ASK FOR HELP — AND PARTNER UP!

Ask for Help — and Partner Up!

Faxon: A lot of our Groundlings [Los Angeles sketch and improv comedy theater] training relates over to what we do now, in terms of brainstorming and improvising and collaborating together. There are times when, usually at the end of the day or something, I’m tired and then Jim will, wanting to solve the problem, take it home with him and come in the next day with a beautifully crafted scene. But we don’t usually pass stuff back and forth. We don’t usually split up duties and say, “You take this 20 pages” or whatever. We do as much as we can together without killing each other — or without Jim killing me.

Feig: You’re only as good as the people around you. With comedy especially, when you start to die in comedy as you get older is when you go, “Don’t tell me! I know what I’m doing.” You cannot survive, because comedy is ever-changing. The wake-up call for me was, I directed a lot of The Office over the years and in the fifth season I went in as a co-exec producer, so I was in the writer’s room a lot. They have all these twenty- and thirtysomething writers who are hilarious, and some guys my age.

So you have the kind of joke areas that you like to pitch and you get laughs and I was pitching these out, and the twenties and thirties were looking at me like I was crazy. I realized, “Oh my god, I’m like a dad. I’m telling dad jokes.” So hearing them and hearing their joke pitches, I said, “Oh, I see, it’s the tone that’s going on now.” You say, “Oh, I get why that’s funny now,” and referentially you see what doesn’t work because it’s old or whatever. So you just need to then magnify that by a thousand and deputize everyone around you and make sure you’re working with younger people, with older people, and you just want a big consensus, and that way you’ll hit the whole audience basically.

Gerwig: The thing with writing is nobody cares if you don’t write. Unless you’re commissioned to write something, but nobody was like, “How’s that movie about that dancer going?” Or like, “I need those pages.” It helps to have a writing partner. Anyways, I felt like I’d gotten kind of sidetracked by acting and it was really just such a tremendous gift that Noah [Baumbach] asked if I wanted to doFrances Ha.

To start, I emailed him a list of different moments and snippets of scenes and maybe some characters. He added some things to the list and then we just started writing. Really, you just start letting the characters talk to each other and see what happens and we started just generating scenes. We’d say, “Write that scene and see what that scene is and email it to me, and I’ll write this scene and I’ll email it to you.” Then, we’d see what the story was that was emerging out of that. It took about a year.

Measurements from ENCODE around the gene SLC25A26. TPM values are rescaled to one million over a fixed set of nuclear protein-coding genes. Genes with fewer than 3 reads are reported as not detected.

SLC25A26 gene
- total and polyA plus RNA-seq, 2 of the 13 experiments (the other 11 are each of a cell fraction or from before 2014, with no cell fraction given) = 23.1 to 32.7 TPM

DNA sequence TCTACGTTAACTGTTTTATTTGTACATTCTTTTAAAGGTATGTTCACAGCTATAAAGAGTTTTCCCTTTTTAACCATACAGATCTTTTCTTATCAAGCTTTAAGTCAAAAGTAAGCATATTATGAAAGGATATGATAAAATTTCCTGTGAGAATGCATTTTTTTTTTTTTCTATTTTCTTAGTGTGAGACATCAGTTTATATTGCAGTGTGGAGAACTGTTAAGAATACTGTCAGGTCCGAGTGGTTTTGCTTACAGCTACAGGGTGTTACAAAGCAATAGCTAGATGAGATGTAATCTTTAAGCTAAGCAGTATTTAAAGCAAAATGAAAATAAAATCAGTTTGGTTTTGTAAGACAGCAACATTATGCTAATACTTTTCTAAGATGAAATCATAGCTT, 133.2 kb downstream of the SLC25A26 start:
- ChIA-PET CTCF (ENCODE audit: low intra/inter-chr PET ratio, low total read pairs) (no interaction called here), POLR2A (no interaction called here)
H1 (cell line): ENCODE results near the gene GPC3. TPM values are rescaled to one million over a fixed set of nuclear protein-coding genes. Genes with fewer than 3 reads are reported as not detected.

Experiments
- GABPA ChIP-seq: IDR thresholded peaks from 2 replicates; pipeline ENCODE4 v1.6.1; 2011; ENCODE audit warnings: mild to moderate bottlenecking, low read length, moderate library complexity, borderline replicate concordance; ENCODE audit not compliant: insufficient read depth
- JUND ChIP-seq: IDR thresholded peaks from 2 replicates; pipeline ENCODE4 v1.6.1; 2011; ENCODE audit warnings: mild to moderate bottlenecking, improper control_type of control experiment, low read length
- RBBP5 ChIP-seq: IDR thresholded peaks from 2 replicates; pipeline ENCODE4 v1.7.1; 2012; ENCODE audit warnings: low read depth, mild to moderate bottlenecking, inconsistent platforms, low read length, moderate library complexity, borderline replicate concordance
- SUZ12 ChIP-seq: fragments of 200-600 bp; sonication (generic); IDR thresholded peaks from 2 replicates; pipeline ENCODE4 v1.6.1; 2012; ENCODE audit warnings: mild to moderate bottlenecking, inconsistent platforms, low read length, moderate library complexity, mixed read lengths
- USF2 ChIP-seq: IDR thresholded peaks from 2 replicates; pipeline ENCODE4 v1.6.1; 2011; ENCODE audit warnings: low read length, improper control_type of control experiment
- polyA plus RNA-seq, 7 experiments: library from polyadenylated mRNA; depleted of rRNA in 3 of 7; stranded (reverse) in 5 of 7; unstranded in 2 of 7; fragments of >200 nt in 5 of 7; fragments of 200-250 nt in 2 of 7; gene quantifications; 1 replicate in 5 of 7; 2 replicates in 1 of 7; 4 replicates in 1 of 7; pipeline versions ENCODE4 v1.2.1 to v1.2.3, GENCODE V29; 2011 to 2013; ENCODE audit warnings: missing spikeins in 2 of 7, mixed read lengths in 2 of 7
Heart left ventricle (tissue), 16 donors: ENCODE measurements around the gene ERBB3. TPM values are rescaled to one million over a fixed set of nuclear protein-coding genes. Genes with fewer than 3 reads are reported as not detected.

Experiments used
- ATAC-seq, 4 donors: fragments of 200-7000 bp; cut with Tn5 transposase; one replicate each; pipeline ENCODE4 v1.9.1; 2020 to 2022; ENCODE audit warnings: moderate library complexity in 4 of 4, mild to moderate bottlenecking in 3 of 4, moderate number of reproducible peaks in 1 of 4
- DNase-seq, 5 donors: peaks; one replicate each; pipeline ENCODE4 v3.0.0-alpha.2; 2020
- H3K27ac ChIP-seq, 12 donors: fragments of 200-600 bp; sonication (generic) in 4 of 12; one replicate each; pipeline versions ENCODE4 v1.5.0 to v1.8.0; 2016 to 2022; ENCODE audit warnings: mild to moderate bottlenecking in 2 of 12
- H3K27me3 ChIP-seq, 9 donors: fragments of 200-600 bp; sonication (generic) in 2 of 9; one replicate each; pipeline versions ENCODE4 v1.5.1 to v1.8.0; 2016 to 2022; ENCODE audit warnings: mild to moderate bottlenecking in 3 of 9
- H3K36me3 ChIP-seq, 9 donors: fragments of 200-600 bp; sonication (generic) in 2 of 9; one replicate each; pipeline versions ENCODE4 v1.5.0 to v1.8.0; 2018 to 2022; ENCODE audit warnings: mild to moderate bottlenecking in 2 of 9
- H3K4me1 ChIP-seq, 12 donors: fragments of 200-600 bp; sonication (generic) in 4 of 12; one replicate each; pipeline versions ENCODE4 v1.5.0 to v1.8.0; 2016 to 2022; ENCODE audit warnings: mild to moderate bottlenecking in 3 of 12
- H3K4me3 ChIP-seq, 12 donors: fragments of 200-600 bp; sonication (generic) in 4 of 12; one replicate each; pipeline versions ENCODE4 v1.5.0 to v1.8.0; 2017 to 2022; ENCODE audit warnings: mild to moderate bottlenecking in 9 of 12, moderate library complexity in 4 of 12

It was a long process. It was hard too; I’d never really worked that intensely on a piece of writing. I’d written things in college, and then after college, plays, but I’d never really gotten further than two drafts in, and so I’d never learned how to take something apart and put it back together.

Feig: I really labor over my first drafts, so that they’re usually in pretty good shape. Then I’ll get feedback from a few trusted readers and make more adjustments based on their feedback. The notes I’m most interested in things people didn’t understand, things people found confusing, and things in my script people have seen before in movies that I haven’t seen.

I’m less interested in notes that begin with “What I would have done…” since everybody’s head works differently and what another person would have done with a character or an action is different from what my experiences led my characters to do. That’s not to say I don’t want to hear all notes. I think that most notes have a totally valid point buried in the middle of them. The problem is when people then try to present a solution for the problem. I just want to hear the problem and then go away and fix it in my own way.

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